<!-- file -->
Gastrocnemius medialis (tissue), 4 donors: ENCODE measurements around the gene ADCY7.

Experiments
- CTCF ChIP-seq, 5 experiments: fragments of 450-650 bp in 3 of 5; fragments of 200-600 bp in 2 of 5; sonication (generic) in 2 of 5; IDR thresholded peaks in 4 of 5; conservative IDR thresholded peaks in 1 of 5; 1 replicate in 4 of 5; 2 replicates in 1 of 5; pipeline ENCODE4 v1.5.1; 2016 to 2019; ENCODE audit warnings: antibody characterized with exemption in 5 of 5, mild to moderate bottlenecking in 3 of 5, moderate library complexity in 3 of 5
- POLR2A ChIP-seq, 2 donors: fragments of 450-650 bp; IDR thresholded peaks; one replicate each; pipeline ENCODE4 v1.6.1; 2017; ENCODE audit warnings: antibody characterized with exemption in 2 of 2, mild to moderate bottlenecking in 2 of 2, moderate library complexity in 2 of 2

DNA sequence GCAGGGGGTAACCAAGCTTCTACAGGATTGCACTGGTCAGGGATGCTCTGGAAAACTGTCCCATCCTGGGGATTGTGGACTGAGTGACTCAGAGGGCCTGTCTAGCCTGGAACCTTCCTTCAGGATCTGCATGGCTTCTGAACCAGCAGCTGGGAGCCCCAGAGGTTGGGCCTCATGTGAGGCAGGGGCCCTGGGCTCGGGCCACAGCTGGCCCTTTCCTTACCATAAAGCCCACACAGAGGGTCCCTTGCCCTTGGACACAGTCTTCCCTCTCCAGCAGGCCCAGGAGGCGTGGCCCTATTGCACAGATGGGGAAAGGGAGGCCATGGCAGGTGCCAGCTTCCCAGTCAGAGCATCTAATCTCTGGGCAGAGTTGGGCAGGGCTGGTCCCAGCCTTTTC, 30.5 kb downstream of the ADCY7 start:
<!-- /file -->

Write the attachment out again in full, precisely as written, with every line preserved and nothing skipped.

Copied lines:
Gastrocnemius medialis (tissue), 4 donors: ENCODE measurements around the gene ADCY7.

Experiments
- CTCF ChIP-seq, 5 experiments: fragments of 450-650 bp in 3 of 5; fragments of 200-600 bp in 2 of 5; sonication (generic) in 2 of 5; IDR thresholded peaks in 4 of 5; conservative IDR thresholded peaks in 1 of 5; 1 replicate in 4 of 5; 2 replicates in 1 of 5; pipeline ENCODE4 v1.5.1; 2016 to 2019; ENCODE audit warnings: antibody characterized with exemption in 5 of 5, mild to moderate bottlenecking in 3 of 5, moderate library complexity in 3 of 5
- POLR2A ChIP-seq, 2 donors: fragments of 450-650 bp; IDR thresholded peaks; one replicate each; pipeline ENCODE4 v1.6.1; 2017; ENCODE audit warnings: antibody characterized with exemption in 2 of 2, mild to moderate bottlenecking in 2 of 2, moderate library complexity in 2 of 2

DNA sequence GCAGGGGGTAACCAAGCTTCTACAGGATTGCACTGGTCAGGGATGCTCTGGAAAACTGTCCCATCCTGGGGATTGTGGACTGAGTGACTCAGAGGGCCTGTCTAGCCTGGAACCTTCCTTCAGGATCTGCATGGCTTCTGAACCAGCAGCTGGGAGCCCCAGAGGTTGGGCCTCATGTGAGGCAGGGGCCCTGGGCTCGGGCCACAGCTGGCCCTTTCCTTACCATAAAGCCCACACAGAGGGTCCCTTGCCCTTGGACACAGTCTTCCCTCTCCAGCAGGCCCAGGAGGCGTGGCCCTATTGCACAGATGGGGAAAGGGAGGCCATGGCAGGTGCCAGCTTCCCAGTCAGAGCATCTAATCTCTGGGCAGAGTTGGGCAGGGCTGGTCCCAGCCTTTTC, 30.5 kb downstream of the ADCY7 start: